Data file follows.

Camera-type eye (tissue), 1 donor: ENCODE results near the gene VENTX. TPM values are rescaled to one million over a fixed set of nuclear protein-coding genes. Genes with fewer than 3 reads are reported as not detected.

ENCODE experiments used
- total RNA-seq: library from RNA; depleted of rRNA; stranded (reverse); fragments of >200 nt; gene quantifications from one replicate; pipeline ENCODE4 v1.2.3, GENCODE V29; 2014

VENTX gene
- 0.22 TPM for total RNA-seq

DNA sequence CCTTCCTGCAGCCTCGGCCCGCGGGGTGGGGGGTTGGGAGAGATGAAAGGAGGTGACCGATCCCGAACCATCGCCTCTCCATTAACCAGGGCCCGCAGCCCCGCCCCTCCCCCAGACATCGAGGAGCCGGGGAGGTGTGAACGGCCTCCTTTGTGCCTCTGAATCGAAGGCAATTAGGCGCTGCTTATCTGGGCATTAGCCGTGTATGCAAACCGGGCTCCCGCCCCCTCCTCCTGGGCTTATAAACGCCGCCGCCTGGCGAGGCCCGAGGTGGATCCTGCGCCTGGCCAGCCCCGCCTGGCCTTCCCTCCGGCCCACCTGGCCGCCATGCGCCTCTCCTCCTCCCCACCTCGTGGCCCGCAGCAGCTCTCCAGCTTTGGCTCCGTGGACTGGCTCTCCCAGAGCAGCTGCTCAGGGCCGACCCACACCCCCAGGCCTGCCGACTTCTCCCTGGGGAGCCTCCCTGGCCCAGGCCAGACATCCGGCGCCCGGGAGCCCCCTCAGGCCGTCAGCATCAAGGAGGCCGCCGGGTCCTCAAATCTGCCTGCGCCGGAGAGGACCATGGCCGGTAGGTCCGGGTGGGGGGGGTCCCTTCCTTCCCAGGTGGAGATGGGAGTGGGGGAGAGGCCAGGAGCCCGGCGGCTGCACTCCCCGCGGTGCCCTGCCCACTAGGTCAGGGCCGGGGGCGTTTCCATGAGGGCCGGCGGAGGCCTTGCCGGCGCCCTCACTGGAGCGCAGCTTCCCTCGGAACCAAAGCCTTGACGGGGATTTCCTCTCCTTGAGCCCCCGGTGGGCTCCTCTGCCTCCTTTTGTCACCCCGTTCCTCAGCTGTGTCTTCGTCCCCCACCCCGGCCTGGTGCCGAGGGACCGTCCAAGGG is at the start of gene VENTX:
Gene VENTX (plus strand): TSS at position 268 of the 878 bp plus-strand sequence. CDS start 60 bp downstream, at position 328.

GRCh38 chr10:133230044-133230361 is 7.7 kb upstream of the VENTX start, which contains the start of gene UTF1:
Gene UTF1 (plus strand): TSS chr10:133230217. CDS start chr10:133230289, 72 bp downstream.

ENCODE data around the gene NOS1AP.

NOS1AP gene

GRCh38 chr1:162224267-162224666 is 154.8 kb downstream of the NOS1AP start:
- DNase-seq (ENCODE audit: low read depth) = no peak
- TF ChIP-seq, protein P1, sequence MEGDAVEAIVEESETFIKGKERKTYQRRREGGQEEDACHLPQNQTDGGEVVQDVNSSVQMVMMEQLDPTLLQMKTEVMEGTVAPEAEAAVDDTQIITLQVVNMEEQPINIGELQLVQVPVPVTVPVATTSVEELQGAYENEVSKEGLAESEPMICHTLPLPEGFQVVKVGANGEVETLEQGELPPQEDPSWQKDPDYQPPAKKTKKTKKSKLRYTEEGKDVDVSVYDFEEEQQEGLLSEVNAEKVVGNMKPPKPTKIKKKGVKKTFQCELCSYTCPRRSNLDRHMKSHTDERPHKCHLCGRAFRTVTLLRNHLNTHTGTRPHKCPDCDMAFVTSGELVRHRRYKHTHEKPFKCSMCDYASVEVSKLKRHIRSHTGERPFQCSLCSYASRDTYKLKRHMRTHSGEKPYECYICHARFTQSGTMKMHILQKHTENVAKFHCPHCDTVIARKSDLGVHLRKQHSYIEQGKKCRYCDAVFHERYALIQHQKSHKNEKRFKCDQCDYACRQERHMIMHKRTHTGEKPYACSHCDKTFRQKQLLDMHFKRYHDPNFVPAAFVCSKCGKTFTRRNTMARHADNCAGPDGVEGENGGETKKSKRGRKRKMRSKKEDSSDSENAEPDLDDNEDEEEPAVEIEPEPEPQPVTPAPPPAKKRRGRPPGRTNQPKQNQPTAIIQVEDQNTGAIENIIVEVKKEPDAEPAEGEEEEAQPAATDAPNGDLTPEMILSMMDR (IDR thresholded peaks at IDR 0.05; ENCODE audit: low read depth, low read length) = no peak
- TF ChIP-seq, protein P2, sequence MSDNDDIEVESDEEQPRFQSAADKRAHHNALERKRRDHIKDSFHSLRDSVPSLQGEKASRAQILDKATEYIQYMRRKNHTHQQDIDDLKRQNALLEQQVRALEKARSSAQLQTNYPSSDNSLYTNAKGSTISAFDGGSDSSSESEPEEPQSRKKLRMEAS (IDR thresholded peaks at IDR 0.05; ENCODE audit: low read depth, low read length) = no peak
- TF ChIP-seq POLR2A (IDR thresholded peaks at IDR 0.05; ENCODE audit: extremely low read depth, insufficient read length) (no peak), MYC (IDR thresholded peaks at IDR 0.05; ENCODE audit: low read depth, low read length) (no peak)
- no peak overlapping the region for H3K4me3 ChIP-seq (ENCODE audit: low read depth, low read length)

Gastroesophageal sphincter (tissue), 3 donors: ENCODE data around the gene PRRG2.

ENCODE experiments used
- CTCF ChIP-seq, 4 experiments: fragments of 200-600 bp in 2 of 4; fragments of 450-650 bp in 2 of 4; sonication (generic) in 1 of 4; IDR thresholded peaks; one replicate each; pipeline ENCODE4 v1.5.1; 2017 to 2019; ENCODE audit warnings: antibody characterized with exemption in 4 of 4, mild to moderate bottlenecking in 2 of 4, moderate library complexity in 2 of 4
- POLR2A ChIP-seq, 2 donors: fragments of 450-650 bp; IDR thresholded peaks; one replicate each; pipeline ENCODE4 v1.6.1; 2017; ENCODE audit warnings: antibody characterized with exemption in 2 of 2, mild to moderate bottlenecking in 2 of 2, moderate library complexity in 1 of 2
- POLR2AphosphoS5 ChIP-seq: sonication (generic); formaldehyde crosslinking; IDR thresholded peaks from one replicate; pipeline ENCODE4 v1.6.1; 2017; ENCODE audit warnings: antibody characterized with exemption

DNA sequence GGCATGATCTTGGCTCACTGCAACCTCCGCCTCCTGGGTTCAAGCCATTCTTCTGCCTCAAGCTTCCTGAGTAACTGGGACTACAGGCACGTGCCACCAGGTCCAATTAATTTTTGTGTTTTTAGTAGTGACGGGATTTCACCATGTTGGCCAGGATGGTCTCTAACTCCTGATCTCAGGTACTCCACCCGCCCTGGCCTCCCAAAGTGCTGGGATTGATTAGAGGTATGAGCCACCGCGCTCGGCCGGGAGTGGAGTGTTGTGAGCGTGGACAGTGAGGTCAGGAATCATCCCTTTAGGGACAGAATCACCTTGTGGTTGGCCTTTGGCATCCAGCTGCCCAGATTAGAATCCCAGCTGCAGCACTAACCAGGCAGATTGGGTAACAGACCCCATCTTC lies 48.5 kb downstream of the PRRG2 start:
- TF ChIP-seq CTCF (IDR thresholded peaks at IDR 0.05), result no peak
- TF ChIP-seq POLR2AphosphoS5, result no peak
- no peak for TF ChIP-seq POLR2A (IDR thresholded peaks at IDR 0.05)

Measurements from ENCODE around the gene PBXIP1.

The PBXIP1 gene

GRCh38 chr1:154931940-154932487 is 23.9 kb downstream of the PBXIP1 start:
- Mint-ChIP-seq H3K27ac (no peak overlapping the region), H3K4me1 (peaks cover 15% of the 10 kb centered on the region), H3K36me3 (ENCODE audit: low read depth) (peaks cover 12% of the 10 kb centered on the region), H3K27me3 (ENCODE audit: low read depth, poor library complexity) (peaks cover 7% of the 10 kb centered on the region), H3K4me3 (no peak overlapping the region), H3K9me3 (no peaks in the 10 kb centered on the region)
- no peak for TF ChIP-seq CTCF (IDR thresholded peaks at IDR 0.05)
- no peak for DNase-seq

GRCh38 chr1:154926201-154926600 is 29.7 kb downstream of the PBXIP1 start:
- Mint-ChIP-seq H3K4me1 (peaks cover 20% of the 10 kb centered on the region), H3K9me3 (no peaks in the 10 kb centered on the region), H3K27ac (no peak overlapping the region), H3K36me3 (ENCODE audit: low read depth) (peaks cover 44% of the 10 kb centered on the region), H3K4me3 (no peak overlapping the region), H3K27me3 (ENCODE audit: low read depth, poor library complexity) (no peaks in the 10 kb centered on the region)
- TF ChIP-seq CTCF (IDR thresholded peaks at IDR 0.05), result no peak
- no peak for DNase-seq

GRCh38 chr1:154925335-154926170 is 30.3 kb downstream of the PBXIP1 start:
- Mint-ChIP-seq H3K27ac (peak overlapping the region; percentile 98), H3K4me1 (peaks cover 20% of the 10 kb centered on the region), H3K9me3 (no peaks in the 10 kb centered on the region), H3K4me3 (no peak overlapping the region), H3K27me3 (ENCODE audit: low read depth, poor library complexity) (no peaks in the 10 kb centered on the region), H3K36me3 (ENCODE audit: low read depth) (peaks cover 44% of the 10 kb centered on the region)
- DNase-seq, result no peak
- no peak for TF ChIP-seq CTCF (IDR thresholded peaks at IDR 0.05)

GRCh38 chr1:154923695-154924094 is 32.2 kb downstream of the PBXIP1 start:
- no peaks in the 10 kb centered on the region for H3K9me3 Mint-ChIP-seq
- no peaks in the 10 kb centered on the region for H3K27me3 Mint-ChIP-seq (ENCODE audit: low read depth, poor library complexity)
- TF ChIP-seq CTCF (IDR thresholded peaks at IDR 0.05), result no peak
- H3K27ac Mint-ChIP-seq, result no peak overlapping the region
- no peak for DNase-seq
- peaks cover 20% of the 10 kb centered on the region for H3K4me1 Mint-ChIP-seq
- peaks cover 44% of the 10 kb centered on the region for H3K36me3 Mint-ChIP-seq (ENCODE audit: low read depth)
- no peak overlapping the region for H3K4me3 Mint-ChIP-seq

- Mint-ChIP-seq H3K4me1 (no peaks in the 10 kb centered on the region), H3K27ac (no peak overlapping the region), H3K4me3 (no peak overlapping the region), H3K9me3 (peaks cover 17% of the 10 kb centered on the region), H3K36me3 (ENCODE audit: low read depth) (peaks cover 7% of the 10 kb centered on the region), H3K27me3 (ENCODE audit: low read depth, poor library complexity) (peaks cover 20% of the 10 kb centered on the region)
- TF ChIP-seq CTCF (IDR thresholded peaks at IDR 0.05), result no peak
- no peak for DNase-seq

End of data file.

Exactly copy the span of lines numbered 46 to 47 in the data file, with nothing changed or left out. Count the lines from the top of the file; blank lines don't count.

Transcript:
- no peak for DNase-seq
- peaks cover 20% of the 10 kb centered on the region for H3K4me1 Mint-ChIP-seq